Monthly car payments have crossed the record $700 mark. What this means: NPR


A motorist drives through the flowers along the Angeles Crest Highway in the Angeles National Forest northwest of La Canada, California.

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A motorist drives through the flowers along the Angeles Crest Highway in the Angeles National Forest northwest of La Canada, California.

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Cars have long had their special place in America.

The open roads, the wind in your hair, the feeling of freedom when you drive. Cars have been celebrated in movies and immortalized in songs to evoke all of this.

And right now, that sense of freedom comes at a pretty high price. The average monthly car payment topped $700 a month earlier this year, the highest on record, according to Cox Automotive/Moody’s Analytics.

“I joke with people that every new car purchase is a luxury car purchase, I don’t care what you’re buying,” says Ivan Drury, senior insight manager at car-buying expert Edmunds.

However, cars are not only a symbol of freedom.

In fact, they play an essential role in the economy. People rely on cars to get to work – 3 out of 4 Americans drive to work. Then there are school drop-offs, doctor appointments, grocery shopping and more.

And yet, for more and more Americans owning a car is becoming unaffordable.

“Unfortunately for the segment of the population that probably needs it the most, it’s becoming more and more out of reach,” notes Drury.

Indeed, that high dollar figure doesn’t even include insurance or parking for those who have to pay for it. Not to mention gas prices that passed $5 a gallon recently and are still hovering near those record levels.

There is also no end in sight in an era when interest rates are rising and the cost of borrowing is likely to rise even further.

What is causing the price increase?

The main reason cars have become so expensive can be traced back to the computer chip shortage that started during the pandemic.

When car sales fell dramatically during the early parts of the lockdown, carmakers cut orders for the chips.

Around the same time, as schools and work went online, people bought additional laptops, iPads, TVs, video games and other electronic goods for their home. So chipmakers shifted their production to serve those companies.

Automakers are making more expensive cars

This was quickly followed by other major changes in the economy. People started moving from crowded cities to suburban locations and suddenly the demand for cars skyrocketed.

Automakers were caught flat-footed and unable to make enough cars because they didn’t have enough microchips, which play a huge role in today’s cars, controlling everything from the windows to the navigation screen to to the passenger seat sensors.

With a limited supply of chips, automakers cut back and made fewer cars. They decided to put their chips into making bigger, more expensive vehicles – feature-laden SUVs – to get more bang for their buck.


An all-new 2018 Ford Expedition SUV rolls off the assembly line at the Ford Kentucky Truck Plant.

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An all-new 2018 Ford Expedition SUV rolls off the assembly line at the Ford Kentucky Truck Plant.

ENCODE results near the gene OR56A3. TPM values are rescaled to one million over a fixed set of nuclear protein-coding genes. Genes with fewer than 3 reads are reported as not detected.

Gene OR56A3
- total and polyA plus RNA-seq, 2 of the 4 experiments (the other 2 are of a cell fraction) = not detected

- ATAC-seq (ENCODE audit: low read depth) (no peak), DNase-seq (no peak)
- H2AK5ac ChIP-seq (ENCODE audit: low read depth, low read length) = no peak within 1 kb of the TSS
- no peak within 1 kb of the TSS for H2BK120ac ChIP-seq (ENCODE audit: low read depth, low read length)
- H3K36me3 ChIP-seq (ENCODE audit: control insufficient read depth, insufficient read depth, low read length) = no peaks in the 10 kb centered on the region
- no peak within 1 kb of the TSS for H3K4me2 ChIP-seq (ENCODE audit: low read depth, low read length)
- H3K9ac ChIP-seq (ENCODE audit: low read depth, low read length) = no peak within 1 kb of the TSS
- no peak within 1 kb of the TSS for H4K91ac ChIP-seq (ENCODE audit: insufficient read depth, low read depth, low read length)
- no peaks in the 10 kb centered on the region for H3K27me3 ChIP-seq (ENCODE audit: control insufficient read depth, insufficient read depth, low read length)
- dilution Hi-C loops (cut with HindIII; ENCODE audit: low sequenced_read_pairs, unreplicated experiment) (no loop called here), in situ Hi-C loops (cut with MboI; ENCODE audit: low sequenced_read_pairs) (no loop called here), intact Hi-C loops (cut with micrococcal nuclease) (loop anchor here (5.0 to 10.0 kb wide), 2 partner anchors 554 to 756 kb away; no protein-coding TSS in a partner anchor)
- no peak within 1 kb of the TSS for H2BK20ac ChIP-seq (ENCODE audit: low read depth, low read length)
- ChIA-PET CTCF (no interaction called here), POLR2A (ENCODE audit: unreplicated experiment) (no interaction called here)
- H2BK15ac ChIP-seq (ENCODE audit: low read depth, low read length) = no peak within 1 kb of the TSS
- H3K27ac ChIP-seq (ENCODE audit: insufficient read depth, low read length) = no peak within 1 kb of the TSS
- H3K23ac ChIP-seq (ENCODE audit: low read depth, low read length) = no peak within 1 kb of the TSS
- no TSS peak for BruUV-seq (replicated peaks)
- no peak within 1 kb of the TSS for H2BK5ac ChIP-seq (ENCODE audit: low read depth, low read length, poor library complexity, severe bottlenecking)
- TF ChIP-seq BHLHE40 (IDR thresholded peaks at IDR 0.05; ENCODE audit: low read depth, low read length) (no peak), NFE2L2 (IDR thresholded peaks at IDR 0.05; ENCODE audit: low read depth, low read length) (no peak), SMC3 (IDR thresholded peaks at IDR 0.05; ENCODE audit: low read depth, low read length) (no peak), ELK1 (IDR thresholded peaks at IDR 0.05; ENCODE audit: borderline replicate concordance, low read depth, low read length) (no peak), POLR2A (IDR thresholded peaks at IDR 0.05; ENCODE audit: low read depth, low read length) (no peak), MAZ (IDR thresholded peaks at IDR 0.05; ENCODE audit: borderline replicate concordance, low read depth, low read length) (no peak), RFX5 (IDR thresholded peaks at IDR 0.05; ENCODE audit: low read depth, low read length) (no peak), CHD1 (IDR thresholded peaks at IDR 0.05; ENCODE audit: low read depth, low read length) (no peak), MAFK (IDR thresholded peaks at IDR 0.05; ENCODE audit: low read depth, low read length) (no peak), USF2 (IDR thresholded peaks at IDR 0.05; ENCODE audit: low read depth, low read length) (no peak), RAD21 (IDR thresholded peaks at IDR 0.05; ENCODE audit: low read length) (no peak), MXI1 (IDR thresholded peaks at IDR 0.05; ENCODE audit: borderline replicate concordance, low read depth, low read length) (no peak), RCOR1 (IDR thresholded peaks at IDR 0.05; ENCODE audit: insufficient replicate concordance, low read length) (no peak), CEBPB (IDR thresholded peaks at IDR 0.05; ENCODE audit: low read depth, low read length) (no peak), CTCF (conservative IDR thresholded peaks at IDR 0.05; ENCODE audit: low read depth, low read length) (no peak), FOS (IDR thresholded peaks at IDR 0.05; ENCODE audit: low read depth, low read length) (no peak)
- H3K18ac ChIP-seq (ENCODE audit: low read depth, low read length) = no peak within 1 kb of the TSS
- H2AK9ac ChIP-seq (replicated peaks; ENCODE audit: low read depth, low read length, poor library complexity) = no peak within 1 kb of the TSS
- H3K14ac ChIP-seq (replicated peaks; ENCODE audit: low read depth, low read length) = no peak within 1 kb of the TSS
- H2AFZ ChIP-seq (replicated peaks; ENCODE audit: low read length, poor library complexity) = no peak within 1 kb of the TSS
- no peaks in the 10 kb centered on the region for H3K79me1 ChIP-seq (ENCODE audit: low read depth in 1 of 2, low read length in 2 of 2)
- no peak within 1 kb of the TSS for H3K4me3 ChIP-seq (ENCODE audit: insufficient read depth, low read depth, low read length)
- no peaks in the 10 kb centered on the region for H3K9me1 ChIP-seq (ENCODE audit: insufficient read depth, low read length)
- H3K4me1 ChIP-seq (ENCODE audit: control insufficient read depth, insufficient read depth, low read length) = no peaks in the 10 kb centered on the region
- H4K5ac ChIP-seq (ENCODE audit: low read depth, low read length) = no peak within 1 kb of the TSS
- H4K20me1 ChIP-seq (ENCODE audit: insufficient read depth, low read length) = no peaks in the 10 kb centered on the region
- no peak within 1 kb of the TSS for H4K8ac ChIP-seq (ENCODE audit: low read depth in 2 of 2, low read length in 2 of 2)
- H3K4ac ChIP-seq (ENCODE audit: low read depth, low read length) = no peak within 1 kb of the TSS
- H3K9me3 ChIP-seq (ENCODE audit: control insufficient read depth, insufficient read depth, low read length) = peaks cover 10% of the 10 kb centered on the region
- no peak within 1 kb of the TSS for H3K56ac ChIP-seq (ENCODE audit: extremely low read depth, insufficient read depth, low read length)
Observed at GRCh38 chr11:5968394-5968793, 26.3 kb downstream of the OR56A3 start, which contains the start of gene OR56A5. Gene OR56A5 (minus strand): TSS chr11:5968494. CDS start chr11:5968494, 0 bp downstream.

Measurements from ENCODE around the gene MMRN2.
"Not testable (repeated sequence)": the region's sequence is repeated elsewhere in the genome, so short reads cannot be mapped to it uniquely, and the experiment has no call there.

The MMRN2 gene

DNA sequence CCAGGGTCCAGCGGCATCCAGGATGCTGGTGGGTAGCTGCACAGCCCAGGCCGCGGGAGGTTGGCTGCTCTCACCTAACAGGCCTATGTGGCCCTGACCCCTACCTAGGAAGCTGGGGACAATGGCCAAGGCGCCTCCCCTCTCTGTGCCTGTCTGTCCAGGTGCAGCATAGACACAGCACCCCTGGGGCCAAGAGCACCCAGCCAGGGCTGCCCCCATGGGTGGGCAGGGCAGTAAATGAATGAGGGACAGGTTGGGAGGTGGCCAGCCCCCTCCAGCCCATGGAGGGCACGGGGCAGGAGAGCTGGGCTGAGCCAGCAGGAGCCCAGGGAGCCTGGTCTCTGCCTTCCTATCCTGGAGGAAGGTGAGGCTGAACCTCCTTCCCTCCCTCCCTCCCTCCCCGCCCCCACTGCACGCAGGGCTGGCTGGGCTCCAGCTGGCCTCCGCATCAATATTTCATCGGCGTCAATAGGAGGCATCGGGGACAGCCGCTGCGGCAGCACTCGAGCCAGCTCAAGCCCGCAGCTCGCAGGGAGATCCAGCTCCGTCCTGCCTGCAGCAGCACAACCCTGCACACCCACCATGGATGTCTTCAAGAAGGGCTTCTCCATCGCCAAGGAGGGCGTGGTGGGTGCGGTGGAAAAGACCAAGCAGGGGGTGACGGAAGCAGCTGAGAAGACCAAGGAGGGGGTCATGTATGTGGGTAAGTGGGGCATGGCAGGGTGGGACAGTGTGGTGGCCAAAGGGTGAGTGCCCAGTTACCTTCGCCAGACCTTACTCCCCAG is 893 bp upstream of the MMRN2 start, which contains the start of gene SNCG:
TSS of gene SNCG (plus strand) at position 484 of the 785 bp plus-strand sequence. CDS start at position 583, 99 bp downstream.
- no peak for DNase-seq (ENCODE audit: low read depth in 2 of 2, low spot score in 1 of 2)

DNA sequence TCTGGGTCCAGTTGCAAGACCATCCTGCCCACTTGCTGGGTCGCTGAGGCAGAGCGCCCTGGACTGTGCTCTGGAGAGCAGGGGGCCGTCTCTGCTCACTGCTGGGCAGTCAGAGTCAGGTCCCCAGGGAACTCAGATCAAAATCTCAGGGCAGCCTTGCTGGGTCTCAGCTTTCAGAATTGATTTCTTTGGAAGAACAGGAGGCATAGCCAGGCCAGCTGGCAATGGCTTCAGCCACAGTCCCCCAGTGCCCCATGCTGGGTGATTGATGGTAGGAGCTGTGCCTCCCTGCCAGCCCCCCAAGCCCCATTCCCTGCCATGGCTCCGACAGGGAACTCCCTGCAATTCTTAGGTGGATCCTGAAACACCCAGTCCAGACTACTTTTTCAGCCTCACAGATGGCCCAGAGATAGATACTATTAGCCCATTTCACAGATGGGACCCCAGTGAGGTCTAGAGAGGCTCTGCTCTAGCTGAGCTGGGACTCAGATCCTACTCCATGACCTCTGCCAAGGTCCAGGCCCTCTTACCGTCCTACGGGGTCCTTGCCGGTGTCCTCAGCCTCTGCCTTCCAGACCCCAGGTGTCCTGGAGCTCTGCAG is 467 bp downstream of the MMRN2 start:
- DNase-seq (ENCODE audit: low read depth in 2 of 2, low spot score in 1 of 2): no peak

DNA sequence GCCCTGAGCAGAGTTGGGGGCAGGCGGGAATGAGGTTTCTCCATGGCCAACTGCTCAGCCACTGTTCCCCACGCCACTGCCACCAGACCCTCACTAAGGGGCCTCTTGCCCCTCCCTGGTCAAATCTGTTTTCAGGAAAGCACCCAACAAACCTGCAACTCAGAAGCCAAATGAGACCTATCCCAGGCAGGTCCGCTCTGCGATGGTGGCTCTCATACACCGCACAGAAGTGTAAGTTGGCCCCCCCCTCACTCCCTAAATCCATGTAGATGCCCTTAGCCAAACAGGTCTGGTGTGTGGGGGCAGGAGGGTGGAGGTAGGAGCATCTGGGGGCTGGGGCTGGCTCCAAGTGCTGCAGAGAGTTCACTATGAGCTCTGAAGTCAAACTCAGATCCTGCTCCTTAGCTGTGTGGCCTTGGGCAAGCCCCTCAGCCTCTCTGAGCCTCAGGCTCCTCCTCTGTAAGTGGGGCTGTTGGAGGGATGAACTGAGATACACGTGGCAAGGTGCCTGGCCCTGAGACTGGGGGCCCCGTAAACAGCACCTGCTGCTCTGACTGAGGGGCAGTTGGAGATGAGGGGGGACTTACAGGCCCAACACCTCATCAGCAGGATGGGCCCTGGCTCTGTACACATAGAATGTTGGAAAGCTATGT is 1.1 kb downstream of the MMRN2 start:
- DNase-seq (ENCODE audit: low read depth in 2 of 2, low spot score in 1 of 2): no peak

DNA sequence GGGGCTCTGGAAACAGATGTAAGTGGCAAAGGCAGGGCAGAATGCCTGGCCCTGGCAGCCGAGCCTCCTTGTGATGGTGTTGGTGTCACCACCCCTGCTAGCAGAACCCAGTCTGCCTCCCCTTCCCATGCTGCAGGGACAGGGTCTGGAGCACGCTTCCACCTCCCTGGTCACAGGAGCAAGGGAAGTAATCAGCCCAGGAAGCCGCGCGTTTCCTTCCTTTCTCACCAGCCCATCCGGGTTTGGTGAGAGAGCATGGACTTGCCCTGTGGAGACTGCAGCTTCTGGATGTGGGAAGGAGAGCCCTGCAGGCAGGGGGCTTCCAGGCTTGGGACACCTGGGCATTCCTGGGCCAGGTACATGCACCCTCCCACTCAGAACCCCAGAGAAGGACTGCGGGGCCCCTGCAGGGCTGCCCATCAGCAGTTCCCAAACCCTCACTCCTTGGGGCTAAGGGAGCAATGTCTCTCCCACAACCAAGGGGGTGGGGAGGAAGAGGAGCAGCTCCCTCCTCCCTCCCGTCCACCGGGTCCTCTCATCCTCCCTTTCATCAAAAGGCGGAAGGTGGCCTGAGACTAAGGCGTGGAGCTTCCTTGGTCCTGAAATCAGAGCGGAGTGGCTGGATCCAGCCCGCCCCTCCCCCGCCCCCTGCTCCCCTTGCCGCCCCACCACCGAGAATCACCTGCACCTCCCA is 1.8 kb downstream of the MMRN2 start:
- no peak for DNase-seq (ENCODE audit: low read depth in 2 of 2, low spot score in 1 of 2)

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It also means that automakers have produced fewer compact cars and sedans, more affordable vehicles.

The average cost of a new car has exceeded $47,000

The result is that prices have risen to astronomical levels. The average cost of a new car is at the highest level on record, surpassing $47,000 per car.

Drury says get used to these prices: “We’re not going to see a sudden drop in price anytime soon because there doesn’t seem to be any solution to the chip crisis.”

And used cars? Forget it. They are equally unaffordable

Those who have sought relief by buying used cars are also facing sticker shock.

Used car prices have risen even more dramatically than new car prices, up 16.1% from a year ago compared to a 12.6% increase in new car prices.

Johnny Navarro experienced that contagious shock first hand after a recent car accident. No one was hurt, but his car was destroyed. When he went to the dealership, he found that the monthly payments had doubled for the cars he had seen just a few years ago.


Johnny Navarro sits on the hood of his recently purchased 2014 Lexus.

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Johnny Navarro


Johnny Navarro sits on the hood of his recently purchased 2014 Lexus.

Johnny Navarro

“To see it jump from $300 to $600 for a Corolla or Civic was like, I should be driving like a Mustang for that much money, you know?” Navarro said in disbelief.

But people still love their cars

After much shopping, Navarro found a used Lexus online. His car payment came to $580 a month, over $200 more a month than he was paying before. That’s before adding to his insurance bill and parking fees in downtown Los Angeles, where he lives.

“I’ll definitely have to pick up another shift or two a week,” Navarro says, referring to his job as a server at a restaurant in Santa Monica, California. Driving cuts his journey in half an hour, but it doesn’t. the only reason he took the car.

“I just like to get in my car with friends and listen to music. I actually have a karaoke microphone,” he says. “That’s always really fun.”

Navarro is like many Americans – he loves his car. As long as he can afford it, he’ll have one.

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